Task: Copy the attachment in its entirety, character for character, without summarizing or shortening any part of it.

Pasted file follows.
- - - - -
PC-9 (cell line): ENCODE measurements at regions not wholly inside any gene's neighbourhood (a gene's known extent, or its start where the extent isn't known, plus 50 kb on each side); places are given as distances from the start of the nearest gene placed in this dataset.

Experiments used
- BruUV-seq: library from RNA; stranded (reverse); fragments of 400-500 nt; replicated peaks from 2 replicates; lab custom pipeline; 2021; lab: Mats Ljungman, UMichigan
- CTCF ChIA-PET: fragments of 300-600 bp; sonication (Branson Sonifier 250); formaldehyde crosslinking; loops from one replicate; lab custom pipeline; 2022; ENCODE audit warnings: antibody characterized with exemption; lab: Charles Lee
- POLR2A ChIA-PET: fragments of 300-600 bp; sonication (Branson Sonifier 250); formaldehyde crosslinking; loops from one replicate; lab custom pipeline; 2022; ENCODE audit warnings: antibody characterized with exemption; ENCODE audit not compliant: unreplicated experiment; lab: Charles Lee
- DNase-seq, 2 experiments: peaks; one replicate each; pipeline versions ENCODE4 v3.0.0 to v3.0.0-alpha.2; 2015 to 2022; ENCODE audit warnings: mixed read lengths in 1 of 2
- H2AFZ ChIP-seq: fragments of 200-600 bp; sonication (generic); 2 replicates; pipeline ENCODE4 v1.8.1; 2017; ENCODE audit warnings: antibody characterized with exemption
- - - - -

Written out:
PC-9 (cell line): ENCODE measurements at regions not wholly inside any gene's neighbourhood (a gene's known extent, or its start where the extent isn't known, plus 50 kb on each side); places are given as distances from the start of the nearest gene placed in this dataset.

Experiments used
- BruUV-seq: library from RNA; stranded (reverse); fragments of 400-500 nt; replicated peaks from 2 replicates; lab custom pipeline; 2021; lab: Mats Ljungman, UMichigan
- CTCF ChIA-PET: fragments of 300-600 bp; sonication (Branson Sonifier 250); formaldehyde crosslinking; loops from one replicate; lab custom pipeline; 2022; ENCODE audit warnings: antibody characterized with exemption; lab: Charles Lee
- POLR2A ChIA-PET: fragments of 300-600 bp; sonication (Branson Sonifier 250); formaldehyde crosslinking; loops from one replicate; lab custom pipeline; 2022; ENCODE audit warnings: antibody characterized with exemption; ENCODE audit not compliant: unreplicated experiment; lab: Charles Lee
- DNase-seq, 2 experiments: peaks; one replicate each; pipeline versions ENCODE4 v3.0.0 to v3.0.0-alpha.2; 2015 to 2022; ENCODE audit warnings: mixed read lengths in 1 of 2
- H2AFZ ChIP-seq: fragments of 200-600 bp; sonication (generic); 2 replicates; pipeline ENCODE4 v1.8.1; 2017; ENCODE audit warnings: antibody characterized with exemption